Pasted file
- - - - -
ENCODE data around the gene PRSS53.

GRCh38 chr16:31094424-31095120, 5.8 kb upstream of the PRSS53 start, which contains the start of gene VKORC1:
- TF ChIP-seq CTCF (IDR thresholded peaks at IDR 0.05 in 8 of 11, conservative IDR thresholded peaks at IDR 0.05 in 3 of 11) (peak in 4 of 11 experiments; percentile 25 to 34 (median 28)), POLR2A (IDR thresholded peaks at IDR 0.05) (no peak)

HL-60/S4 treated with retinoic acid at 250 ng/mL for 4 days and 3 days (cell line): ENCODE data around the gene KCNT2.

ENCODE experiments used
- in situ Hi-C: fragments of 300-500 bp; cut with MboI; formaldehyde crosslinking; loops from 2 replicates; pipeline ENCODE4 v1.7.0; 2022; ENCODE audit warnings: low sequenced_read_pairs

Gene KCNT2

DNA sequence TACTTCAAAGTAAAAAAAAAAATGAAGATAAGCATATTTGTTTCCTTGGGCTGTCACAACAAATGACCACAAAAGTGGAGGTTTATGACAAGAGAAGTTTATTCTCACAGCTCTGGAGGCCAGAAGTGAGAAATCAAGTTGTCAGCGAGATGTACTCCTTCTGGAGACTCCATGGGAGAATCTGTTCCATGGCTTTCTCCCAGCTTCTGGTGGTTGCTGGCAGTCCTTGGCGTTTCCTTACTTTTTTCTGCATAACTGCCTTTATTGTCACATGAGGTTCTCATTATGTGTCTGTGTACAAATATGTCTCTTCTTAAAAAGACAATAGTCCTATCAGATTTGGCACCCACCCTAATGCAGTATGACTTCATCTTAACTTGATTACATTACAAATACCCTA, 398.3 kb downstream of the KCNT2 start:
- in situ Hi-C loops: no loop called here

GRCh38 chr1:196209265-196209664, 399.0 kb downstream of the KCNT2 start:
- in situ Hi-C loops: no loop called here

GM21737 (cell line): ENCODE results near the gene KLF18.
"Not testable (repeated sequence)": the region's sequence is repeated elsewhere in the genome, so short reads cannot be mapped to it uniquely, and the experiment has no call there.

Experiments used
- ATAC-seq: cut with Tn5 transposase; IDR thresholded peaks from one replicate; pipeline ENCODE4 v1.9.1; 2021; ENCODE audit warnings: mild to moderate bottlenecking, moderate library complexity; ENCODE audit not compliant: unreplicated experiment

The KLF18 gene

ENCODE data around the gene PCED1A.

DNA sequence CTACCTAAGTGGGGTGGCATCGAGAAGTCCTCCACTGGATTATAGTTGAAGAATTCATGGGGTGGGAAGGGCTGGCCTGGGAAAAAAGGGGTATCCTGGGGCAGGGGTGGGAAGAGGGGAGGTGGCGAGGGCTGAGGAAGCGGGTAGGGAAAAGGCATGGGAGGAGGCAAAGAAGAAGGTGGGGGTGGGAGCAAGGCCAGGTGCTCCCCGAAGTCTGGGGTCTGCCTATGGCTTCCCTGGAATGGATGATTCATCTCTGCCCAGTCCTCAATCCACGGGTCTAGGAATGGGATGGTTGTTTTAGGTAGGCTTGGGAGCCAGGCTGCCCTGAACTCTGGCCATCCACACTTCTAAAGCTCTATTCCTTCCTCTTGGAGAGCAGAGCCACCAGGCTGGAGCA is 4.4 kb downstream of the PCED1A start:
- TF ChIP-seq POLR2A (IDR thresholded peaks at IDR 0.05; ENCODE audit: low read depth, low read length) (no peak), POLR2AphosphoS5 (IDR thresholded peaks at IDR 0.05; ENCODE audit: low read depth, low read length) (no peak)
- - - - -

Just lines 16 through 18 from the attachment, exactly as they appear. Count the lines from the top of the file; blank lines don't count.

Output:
The KLF18 gene

ENCODE data around the gene PCED1A.

DNA sequence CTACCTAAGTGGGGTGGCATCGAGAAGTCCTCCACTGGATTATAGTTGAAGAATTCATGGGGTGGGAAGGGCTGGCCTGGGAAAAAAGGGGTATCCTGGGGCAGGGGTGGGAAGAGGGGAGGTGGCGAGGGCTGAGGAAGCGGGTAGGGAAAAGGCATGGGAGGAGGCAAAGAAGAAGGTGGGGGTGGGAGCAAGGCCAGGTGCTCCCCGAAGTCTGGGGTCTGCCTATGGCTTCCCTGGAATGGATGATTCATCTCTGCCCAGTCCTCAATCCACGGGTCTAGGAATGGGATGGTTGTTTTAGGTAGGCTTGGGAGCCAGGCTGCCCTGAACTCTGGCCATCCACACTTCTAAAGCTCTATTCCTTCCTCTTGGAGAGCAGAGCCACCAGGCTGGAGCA is 4.4 kb downstream of the PCED1A start: